The dark bodies and red hour glass markings of black widows are well-known. They are common in the southern and western United States, but can be found all over the world in temperate regions.
While they are just as venomous, male black widows are smaller and less recognizable than females.
We’ll also learn more about how black widows hunt and whether or not they consume their mates in this section. After that, we’ll look at how dangerous black widow spider bites are and how to treat them if you get one. Finally, we’ll take a look at what black widows feed their babies.
Black widow spider
The neurotoxic venom of the black widow spider (Latrodectus spp.) is well-known. It’s a globally distributed widow spider that’s mostly associated with metropolitan and agricultural environments.
Although the three North American species that are best known for their dark coloration and red hourglass pattern are referred to as black widows spiders, many additional members of the Latrodectus (widow spider) genus are sometimes referred to as black widows spiders. Widow spiders are also known as button spiders in South Africa.
The southern black widow (L. atropos) is the only species of black widow recognized in North America today. The northern black widow (L. mactans) The western black widow (L. variolus) Asperus (asper) is the Latin word for sphinx.
The southern widow, which may be found (and is indigenous to) from Florida to New York and west to Texas and Oklahoma, is named after the region where it may be found.
California has also yielded specimens. Although its ranges overlap those of L. Family, the northern widow is most commonly seen in the northeastern United States and southeastern Canada (only on the Bruce Peninsula). Mactans are an important species.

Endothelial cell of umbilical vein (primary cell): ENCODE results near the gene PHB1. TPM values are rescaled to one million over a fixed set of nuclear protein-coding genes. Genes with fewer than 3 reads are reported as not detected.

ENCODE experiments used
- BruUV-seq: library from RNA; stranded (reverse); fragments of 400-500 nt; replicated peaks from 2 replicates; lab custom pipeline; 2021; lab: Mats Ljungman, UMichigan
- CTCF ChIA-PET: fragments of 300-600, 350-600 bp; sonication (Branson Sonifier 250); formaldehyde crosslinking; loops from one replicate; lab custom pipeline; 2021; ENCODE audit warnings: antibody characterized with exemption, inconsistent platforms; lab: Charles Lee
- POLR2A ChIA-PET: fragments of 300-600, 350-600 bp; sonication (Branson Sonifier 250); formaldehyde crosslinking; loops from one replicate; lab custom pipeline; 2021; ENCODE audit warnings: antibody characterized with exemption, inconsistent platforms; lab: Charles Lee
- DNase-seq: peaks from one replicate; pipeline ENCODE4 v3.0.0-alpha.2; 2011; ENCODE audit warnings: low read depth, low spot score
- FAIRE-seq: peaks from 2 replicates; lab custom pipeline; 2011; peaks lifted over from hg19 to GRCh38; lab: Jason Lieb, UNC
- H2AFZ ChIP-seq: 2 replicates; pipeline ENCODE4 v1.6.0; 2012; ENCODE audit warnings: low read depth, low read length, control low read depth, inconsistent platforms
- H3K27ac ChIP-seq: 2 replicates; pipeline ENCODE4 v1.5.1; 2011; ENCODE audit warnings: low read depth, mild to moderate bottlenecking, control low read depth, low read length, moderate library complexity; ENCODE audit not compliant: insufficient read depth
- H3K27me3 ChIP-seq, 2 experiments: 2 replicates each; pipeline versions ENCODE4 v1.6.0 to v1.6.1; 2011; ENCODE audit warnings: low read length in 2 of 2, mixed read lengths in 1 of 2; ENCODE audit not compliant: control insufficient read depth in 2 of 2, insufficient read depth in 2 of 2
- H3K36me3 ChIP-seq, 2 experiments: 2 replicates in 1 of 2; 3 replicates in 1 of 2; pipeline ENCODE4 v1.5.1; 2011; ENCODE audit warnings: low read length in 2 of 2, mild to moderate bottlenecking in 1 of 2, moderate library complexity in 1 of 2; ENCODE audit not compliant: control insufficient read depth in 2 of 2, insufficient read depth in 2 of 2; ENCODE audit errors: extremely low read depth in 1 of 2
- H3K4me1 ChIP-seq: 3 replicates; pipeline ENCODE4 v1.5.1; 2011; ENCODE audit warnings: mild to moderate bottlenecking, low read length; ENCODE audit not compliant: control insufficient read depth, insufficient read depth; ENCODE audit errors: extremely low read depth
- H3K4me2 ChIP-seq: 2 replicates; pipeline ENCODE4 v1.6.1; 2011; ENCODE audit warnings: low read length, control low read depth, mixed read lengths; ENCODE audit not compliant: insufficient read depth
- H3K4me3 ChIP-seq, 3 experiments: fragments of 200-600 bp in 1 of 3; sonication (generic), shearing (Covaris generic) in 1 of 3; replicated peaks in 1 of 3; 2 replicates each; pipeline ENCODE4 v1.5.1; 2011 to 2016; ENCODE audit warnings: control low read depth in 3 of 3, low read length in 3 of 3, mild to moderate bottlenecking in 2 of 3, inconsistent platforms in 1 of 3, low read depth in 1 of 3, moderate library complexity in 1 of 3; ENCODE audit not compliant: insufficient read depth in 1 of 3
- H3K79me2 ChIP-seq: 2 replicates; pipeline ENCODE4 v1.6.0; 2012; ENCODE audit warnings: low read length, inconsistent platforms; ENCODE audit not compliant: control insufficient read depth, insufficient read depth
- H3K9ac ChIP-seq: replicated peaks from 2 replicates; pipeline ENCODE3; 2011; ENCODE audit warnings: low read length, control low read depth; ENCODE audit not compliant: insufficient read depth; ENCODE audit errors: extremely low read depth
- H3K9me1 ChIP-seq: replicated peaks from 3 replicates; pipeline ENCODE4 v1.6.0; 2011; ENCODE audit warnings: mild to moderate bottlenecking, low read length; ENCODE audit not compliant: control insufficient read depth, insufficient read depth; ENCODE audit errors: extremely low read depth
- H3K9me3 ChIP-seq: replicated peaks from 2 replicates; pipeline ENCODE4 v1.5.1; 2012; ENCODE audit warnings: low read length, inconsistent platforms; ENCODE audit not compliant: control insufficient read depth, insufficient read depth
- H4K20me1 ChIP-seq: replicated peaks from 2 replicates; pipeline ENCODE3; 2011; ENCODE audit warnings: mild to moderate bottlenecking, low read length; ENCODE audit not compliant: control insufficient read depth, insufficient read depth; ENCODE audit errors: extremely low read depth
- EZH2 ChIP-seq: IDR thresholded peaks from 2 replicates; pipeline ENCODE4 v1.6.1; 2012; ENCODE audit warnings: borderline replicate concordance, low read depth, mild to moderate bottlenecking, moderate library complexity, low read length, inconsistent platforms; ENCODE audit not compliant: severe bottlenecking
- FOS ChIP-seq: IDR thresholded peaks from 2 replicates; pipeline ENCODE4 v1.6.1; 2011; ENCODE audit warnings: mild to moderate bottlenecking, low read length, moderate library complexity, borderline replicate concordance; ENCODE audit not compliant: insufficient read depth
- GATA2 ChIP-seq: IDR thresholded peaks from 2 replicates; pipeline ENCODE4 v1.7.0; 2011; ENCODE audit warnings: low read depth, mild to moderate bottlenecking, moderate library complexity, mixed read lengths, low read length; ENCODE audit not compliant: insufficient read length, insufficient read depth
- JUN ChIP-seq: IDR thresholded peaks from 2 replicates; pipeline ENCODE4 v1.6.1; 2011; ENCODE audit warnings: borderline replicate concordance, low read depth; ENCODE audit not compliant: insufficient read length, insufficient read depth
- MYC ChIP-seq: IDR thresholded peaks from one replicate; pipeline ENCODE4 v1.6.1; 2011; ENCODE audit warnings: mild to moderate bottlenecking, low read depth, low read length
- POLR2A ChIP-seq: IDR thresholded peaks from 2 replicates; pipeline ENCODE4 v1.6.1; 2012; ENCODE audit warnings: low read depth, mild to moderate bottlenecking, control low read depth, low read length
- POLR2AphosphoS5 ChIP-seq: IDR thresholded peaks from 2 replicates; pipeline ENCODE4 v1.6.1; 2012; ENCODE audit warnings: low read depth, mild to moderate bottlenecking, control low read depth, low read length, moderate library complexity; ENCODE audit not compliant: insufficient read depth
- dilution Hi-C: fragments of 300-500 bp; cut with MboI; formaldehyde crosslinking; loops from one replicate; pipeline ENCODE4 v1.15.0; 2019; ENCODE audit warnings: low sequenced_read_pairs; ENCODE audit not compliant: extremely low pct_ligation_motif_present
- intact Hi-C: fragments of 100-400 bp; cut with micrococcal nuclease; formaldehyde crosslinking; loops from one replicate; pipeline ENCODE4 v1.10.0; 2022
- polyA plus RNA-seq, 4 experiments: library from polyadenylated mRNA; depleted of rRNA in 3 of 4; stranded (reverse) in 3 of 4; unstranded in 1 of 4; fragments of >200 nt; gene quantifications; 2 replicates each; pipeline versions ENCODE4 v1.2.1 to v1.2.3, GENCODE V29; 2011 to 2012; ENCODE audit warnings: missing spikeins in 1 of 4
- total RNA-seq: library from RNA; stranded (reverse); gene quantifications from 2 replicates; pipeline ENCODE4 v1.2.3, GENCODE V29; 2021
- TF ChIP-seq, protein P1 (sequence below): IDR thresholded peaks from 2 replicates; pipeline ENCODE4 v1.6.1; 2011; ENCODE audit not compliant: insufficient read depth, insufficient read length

The western widow can be found from southern Canada to much of Mexico, as well as in the western United States. All three variants were considered a single species, L. conanti, until 1970, when Kaston established the current taxonomic divisions for North American black widows. Mactans is the plural form of the word “mactan.”
As a consequence, there are several instances claiming that “black widow” (without any geographical qualifier) pertains to L. Mactans is the sole species in the group.
Because the three species have a lot in common, this article treats all three black widow species similarly, as is customary usage of the term. (Many laypersons are unaware of the distinctions between them.)
The remainder of the article applies to all three of the species mentioned, with the exception of where noted.
HOW MANY BLACK WIDOW SPECIES ARE THERE?
The Latrodectus genus includes 31 species of widow spiders, five of which are black widows; the St. Louis is one of them. According to Louis Zoo, According to Smithsonian Magazine, the western species, Latrodectus hesperus, the northern species, Latrodectus variolus, and the southern species, Latrodectus mactans are all known as black widows in North America.
Sewlal said that comb-footed spiders get their name because they have a series of stiff, short hairs on the final segment of their fourth pair of legs that resemble the teeth of a comb. Black widow spiders belong to the Theridiidae family, often known as comb-footed spiders. When the spider is wrapping up the silk, this is utilized to drape it over the victim.”
In the Latrodectus genus, there are also red and brown widows.
-Genus: Latrodectus .
The black widow spider is clearly identifiable. They have hourglass-shaped red, red-orange, or yellow marks on their plump, glossy black abdomens. Arrady Widows spin twisted and tangled threads that have no shape or pattern.
They have the strongest silk of practically any other spider. The black widow spider has the following additional characteristics:
-1/2 to 1 1/2 inch long black widow spiders are female. Males have smaller bodies and longer legs than females, and they are roughly half the size.
-The underside of the abdomens of females is normally reddish in color. The females of several species have two crosswise bars on their underbelly and a row of red spots.